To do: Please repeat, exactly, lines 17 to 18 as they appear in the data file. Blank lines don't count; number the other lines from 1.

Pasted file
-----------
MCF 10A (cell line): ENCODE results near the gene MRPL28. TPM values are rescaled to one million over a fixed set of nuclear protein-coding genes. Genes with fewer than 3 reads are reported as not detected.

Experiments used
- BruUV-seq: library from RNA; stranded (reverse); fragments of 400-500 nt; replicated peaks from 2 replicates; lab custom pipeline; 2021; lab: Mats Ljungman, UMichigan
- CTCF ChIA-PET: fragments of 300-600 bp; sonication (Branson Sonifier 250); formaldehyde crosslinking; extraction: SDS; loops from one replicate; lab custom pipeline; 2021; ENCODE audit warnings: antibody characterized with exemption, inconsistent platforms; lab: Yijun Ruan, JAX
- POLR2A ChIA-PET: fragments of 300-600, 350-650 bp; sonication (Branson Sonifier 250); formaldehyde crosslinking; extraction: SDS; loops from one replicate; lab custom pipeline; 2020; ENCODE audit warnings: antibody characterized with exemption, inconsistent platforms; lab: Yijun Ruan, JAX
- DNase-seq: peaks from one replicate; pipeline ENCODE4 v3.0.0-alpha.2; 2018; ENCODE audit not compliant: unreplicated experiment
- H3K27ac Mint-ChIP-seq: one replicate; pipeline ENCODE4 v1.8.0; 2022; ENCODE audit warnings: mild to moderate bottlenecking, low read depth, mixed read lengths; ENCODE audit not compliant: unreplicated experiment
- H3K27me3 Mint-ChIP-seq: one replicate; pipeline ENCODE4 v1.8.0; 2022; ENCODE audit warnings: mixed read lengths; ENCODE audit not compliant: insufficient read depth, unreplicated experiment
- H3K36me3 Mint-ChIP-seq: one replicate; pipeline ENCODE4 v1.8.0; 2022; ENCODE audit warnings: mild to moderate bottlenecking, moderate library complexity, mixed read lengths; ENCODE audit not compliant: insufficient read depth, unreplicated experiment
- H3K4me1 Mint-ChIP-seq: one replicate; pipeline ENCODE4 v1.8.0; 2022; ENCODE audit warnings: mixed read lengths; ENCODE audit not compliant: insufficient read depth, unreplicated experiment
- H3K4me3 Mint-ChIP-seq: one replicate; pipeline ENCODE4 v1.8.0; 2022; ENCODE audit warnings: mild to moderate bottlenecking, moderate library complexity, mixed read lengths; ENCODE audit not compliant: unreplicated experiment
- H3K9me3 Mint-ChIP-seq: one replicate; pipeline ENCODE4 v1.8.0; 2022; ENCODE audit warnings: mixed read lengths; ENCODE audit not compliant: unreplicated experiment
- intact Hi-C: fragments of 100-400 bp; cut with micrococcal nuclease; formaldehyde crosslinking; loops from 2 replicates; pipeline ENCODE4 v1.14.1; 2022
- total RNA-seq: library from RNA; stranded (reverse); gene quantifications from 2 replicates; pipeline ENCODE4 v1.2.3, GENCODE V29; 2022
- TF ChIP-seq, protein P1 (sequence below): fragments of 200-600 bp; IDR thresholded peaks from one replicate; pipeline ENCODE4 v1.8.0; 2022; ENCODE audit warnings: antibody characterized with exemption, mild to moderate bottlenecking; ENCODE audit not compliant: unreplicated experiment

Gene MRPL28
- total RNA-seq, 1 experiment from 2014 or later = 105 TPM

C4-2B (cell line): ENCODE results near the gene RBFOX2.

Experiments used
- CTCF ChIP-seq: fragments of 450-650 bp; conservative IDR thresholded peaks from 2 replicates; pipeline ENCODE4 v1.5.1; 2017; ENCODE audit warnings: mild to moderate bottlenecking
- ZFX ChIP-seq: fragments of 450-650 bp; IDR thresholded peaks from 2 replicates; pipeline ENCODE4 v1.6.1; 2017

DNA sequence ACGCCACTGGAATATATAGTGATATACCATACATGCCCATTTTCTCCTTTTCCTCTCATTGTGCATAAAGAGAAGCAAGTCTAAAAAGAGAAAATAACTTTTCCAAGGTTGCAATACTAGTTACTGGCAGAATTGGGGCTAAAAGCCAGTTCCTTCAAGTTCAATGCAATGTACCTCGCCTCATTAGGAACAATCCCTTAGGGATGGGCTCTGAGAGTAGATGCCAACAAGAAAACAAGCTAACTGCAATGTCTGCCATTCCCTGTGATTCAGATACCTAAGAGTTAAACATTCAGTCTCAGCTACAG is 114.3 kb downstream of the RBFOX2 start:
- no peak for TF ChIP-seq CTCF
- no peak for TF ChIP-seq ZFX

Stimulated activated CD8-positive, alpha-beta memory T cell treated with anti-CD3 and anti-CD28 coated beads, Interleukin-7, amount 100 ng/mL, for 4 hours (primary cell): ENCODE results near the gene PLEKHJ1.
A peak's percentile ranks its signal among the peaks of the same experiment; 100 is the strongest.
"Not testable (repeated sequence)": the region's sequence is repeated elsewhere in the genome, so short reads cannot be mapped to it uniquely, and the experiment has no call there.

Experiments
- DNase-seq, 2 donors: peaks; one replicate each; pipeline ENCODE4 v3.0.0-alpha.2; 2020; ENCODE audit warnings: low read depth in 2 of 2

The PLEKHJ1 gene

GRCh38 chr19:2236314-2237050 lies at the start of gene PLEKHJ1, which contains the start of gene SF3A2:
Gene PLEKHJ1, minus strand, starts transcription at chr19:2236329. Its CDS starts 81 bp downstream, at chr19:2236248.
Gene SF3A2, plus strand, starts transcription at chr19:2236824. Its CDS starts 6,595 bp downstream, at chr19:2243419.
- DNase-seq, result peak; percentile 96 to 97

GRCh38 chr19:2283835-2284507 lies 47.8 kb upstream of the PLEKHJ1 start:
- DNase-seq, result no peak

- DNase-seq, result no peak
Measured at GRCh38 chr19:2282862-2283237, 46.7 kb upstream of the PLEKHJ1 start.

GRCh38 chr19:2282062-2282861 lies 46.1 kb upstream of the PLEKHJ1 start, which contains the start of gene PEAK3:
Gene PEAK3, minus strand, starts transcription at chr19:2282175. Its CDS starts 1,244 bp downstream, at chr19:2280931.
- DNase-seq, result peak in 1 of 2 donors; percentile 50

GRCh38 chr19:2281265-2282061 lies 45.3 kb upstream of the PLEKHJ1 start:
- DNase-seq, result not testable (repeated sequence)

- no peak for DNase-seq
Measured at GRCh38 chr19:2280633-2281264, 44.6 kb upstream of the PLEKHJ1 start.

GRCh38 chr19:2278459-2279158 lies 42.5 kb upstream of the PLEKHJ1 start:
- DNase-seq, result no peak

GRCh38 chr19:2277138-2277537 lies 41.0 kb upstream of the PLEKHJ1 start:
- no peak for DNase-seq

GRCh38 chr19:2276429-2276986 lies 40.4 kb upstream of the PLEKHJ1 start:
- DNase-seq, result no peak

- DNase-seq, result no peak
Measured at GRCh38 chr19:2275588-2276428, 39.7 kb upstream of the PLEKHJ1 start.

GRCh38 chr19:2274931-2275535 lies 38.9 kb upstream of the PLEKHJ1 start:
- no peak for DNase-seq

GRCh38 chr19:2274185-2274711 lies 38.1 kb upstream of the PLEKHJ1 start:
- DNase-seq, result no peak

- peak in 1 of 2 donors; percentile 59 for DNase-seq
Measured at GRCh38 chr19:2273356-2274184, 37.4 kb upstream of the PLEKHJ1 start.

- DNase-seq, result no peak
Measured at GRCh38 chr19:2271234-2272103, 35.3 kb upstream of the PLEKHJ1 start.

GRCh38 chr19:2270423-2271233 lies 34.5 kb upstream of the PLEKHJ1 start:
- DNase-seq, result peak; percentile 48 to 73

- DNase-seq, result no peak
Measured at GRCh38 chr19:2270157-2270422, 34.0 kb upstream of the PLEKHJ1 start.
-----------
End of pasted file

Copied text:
- total RNA-seq, 1 experiment from 2014 or later = 105 TPM

C4-2B (cell line): ENCODE results near the gene RBFOX2.